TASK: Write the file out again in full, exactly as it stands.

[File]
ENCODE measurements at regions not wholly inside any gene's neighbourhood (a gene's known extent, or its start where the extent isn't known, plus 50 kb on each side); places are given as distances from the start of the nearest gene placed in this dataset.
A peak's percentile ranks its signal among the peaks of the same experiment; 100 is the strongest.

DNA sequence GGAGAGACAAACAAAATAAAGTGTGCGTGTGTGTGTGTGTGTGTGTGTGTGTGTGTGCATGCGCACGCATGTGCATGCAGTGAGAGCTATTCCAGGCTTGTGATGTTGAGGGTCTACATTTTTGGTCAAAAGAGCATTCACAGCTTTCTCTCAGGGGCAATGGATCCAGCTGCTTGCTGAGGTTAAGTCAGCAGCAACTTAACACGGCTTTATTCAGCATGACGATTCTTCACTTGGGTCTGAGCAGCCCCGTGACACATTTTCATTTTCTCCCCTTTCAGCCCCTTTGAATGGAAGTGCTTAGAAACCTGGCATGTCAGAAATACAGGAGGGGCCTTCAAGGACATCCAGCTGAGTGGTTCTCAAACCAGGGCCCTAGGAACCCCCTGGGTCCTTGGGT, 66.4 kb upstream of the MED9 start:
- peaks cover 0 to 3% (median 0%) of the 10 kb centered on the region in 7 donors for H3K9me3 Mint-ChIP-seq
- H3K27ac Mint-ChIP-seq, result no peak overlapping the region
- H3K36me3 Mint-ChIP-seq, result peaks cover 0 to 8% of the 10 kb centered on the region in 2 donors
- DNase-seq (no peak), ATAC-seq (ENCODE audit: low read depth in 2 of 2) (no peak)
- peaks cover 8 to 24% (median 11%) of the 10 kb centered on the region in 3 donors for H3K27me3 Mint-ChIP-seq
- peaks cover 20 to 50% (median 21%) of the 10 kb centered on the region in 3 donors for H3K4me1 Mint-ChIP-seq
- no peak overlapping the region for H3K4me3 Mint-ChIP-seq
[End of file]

ENCODE measurements at regions not wholly inside any gene's neighbourhood (a gene's known extent, or its start where the extent isn't known, plus 50 kb on each side); places are given as distances from the start of the nearest gene placed in this dataset.
A peak's percentile ranks its signal among the peaks of the same experiment; 100 is the strongest.

DNA sequence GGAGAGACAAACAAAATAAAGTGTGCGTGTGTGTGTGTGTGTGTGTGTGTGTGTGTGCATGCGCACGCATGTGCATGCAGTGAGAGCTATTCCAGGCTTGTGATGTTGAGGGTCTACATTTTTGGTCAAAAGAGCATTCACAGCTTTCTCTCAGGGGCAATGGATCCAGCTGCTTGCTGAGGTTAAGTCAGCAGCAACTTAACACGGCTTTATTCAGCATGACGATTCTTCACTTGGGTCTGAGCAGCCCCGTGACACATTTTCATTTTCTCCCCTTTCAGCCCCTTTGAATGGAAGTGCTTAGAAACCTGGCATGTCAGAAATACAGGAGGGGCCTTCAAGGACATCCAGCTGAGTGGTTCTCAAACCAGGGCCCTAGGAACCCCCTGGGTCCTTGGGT, 66.4 kb upstream of the MED9 start:
- peaks cover 0 to 3% (median 0%) of the 10 kb centered on the region in 7 donors for H3K9me3 Mint-ChIP-seq
- H3K27ac Mint-ChIP-seq, result no peak overlapping the region
- H3K36me3 Mint-ChIP-seq, result peaks cover 0 to 8% of the 10 kb centered on the region in 2 donors
- DNase-seq (no peak), ATAC-seq (ENCODE audit: low read depth in 2 of 2) (no peak)
- peaks cover 8 to 24% (median 11%) of the 10 kb centered on the region in 3 donors for H3K27me3 Mint-ChIP-seq
- peaks cover 20 to 50% (median 21%) of the 10 kb centered on the region in 3 donors for H3K4me1 Mint-ChIP-seq
- no peak overlapping the region for H3K4me3 Mint-ChIP-seq